What is Body Psychotherapy?
Body-Psychotherapy (EABP) is a distinct branch of Psychotherapy, well within the main body of Psychotherapy, which has a long history, and a large body of literature and knowledge based upon a sound theoretical position.
It involves a different and explicit theory of mind-body functioning which takes into account the complexity of the intersections and interactions between the body and the mind. The common underlying assumption is that the body is the whole person and there is a functional unity between mind and body. The body does not merely mean the "soma" and that this is separate from the mind, the "psyche". Many other approaches in Psychotherapy touch on this area. Body-Psychotherapy considers this fundamental.
It involves a developmental model; a theory of personality; hypotheses as to the origins of disturbances and alterations, as well as a rich variety of diagnostic and therapeutic techniques used within the framework of the therapeutic relationship. There are many different and sometimes quite separate approaches within Body-Psychotherapy, as indeed there are in the other branches of Psychotherapy, as indeed there are in the other main branches of Psychotherapy.
Body-Psychotherapy is also a science, having developed over the last seventy years from the results of research in biology, anthropology, proxemics, ethology, neuro-physiology, developmental psychology, neonathology, perinatal studies and many more disciplines.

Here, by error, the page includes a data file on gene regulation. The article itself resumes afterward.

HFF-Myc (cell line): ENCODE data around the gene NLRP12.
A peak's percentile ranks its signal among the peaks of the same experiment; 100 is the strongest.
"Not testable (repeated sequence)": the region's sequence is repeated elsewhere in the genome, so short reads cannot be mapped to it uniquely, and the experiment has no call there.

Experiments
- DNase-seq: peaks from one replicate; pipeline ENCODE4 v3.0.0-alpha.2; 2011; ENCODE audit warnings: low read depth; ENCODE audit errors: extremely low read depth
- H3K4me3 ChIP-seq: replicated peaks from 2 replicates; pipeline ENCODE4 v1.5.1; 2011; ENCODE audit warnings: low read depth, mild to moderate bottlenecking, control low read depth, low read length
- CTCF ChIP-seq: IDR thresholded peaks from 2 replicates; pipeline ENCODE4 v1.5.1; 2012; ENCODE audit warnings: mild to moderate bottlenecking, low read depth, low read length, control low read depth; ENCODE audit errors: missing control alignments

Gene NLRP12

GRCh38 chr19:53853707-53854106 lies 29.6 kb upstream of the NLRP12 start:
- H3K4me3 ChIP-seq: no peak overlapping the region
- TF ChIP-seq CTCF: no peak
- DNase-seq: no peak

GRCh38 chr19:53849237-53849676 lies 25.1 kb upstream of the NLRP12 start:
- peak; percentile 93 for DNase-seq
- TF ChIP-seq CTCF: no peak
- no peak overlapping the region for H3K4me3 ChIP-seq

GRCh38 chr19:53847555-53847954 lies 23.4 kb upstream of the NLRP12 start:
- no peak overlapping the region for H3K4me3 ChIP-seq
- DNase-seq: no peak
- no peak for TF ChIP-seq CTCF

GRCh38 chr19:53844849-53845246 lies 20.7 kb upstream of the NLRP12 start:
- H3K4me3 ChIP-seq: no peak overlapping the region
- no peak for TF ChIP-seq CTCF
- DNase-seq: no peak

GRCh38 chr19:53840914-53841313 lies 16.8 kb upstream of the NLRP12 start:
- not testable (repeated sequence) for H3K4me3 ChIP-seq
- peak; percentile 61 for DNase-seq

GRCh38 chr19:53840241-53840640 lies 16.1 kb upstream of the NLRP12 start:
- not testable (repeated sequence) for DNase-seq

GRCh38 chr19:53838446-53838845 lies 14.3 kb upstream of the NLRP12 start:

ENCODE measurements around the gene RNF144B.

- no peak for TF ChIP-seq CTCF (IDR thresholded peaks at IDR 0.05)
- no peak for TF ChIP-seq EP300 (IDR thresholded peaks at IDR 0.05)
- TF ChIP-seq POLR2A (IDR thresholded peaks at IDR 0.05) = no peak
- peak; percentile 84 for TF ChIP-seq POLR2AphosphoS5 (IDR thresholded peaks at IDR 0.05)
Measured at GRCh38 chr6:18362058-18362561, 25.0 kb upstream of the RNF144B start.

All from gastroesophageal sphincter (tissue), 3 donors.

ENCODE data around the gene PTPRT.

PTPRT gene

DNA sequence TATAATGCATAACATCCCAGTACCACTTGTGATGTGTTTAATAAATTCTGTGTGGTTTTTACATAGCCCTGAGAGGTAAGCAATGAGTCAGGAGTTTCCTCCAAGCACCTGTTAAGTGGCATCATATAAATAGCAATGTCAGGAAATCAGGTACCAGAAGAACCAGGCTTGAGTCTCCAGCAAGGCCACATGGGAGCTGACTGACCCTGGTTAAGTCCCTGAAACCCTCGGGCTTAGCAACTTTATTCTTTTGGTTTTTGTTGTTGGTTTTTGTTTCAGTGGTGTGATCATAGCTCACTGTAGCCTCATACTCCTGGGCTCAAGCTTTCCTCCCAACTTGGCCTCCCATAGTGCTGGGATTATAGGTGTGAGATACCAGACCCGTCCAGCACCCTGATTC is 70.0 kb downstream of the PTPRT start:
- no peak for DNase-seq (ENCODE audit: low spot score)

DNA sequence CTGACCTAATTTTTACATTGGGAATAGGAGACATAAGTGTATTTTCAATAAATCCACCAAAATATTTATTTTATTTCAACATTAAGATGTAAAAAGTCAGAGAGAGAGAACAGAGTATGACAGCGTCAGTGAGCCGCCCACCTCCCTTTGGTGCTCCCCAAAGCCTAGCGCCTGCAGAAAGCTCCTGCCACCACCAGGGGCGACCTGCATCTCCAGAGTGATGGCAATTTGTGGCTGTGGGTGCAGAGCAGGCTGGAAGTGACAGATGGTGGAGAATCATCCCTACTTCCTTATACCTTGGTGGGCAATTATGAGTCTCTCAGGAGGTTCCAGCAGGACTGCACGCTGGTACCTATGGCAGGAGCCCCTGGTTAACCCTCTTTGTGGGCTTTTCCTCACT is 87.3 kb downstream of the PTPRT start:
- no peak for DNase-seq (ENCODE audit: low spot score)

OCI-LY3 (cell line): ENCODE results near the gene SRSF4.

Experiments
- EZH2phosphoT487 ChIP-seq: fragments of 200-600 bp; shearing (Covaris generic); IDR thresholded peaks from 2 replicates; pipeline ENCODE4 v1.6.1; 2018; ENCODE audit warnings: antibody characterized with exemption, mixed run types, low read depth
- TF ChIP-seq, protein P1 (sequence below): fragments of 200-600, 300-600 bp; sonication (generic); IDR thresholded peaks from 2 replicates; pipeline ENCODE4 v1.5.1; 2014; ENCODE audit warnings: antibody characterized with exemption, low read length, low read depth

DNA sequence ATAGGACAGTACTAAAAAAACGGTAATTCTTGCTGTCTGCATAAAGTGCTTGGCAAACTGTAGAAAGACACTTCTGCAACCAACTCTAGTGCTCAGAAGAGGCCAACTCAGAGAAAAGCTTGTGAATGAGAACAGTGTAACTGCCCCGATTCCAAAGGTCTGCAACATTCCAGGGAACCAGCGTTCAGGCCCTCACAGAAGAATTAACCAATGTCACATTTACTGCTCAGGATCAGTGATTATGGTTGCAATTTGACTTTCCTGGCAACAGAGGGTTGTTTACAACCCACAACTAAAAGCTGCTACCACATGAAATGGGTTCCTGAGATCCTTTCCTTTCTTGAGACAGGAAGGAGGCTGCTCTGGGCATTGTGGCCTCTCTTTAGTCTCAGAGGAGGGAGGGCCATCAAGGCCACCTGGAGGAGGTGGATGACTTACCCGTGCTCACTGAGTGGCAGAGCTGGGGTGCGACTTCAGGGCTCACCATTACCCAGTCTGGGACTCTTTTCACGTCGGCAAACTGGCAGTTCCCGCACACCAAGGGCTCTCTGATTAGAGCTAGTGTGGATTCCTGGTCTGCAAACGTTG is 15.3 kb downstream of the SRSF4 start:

It exists as a specific therapeutic approach with a rich scientific basis on an explicit theory. There are also a wide variety of techniques used within Body-Psychotherapy and some of these are techniques used on the body involving touch, movement and breathing. There is therefore a link with some Body Therapies, Somatic techniques, and some complementary medical disciplines, but whilst these may also involve touch and movement, they are very distinct from Body-Psychotherapy.
Body-Psychotherapy recognises the continuity and the deep connections in which all psycho-corporal processes contribute, in equal fashion, to the organisation of the person. There is not a hierarchical relationship between mind and body, between psyche and soma. They are both functioning and interactive aspects of the whole.